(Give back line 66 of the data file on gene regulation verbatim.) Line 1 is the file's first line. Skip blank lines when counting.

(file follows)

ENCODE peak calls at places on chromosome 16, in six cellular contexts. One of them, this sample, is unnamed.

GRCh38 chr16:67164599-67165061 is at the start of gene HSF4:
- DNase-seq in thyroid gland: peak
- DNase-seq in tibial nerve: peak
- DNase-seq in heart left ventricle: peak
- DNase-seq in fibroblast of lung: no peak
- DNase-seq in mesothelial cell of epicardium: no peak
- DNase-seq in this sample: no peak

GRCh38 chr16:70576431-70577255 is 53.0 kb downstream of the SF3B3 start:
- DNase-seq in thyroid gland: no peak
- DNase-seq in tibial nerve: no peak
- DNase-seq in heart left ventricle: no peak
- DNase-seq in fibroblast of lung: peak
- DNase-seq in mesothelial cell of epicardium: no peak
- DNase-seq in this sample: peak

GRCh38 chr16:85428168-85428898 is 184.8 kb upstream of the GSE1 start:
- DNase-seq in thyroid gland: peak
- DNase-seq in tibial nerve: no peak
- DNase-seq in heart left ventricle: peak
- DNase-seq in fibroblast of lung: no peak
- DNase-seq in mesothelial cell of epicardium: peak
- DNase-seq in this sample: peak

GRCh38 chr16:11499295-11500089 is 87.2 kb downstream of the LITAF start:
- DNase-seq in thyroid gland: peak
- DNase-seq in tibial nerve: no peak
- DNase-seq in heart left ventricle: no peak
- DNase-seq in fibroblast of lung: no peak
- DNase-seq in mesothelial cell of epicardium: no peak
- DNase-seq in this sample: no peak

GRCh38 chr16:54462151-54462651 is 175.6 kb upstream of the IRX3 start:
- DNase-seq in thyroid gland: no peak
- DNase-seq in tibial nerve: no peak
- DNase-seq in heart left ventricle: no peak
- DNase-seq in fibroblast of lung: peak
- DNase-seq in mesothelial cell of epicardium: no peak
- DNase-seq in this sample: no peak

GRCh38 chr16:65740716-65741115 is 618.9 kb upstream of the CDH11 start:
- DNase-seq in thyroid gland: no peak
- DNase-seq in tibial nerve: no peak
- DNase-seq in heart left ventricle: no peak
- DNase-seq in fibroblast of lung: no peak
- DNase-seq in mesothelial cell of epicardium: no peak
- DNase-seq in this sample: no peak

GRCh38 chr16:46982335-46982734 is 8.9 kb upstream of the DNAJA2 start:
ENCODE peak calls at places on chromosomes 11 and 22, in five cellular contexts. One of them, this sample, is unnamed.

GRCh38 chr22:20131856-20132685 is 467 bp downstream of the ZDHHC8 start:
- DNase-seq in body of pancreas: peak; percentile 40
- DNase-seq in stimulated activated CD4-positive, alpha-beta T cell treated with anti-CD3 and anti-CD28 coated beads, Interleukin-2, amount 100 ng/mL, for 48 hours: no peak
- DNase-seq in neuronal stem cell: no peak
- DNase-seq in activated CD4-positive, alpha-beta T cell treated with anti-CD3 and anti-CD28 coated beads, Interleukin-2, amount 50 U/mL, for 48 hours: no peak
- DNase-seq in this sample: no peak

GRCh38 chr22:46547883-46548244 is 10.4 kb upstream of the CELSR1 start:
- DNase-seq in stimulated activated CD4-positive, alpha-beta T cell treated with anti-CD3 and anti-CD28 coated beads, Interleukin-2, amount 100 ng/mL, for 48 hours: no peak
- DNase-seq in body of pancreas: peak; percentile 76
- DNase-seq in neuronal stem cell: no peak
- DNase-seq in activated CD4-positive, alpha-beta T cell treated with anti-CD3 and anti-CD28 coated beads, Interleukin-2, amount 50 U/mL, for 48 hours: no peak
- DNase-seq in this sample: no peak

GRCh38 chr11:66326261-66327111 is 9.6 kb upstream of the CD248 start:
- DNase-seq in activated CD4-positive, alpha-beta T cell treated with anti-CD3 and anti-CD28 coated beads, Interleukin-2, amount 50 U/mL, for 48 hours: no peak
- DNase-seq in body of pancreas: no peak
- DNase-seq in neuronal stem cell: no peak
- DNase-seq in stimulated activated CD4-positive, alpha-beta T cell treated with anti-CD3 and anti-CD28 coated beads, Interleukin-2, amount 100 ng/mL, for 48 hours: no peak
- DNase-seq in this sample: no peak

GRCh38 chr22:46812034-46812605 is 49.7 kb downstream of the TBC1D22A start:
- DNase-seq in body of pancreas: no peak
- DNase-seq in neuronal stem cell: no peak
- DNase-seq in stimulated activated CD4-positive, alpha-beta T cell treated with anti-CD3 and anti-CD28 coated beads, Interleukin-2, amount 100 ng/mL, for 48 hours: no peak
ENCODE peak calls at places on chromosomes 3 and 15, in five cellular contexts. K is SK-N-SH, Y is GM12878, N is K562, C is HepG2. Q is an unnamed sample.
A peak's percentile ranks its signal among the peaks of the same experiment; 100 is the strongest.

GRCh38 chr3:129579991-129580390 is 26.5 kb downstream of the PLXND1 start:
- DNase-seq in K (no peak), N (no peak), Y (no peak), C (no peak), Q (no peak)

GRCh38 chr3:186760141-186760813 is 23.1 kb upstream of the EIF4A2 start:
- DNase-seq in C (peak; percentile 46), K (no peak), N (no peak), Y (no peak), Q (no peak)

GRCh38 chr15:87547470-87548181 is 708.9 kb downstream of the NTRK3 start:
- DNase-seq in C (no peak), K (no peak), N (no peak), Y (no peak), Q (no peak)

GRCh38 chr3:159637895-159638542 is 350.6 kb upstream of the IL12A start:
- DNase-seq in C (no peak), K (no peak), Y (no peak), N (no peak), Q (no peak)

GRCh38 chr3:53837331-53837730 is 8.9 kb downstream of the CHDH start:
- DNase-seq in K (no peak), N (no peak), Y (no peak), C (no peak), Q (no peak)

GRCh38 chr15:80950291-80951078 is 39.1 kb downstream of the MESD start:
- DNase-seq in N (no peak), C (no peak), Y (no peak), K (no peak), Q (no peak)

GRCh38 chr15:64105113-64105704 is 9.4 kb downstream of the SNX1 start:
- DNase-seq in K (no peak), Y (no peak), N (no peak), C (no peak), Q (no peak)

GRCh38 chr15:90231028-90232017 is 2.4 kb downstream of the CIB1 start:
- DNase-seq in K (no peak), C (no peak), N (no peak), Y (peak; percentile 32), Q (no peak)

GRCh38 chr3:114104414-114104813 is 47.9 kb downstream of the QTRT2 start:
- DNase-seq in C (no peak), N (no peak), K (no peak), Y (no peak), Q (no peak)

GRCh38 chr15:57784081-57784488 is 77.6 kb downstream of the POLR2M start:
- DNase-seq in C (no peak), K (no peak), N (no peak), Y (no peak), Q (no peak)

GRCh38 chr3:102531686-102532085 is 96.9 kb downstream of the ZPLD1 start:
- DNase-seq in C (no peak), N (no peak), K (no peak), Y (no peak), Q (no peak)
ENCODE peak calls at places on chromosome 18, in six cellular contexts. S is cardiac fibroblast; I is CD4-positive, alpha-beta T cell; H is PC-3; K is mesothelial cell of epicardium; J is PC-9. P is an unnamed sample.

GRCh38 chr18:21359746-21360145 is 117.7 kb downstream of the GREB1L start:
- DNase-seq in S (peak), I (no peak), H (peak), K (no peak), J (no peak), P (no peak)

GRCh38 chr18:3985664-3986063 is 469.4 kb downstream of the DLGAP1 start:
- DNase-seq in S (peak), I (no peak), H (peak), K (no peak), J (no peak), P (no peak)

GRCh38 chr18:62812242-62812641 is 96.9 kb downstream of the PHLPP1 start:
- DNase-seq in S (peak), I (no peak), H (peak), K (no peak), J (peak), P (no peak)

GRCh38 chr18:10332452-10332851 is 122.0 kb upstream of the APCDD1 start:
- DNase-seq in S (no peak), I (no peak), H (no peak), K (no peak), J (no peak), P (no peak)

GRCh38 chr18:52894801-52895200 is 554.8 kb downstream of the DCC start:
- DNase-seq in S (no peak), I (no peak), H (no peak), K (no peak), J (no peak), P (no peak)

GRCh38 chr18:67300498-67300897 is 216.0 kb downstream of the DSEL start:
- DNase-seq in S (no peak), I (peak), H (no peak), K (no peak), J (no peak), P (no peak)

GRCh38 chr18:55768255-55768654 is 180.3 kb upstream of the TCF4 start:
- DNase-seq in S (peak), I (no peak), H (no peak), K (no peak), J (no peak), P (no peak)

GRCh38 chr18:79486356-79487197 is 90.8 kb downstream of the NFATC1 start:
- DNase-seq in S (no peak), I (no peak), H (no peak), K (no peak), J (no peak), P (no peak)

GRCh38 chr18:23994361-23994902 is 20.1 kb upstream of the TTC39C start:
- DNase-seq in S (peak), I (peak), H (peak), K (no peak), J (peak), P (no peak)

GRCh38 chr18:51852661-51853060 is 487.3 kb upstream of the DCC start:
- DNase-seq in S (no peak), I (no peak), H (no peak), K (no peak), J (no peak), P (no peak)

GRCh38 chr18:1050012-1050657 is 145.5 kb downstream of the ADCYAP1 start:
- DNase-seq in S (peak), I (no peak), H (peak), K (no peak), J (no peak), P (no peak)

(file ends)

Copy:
- DNase-seq in neuronal stem cell: no peak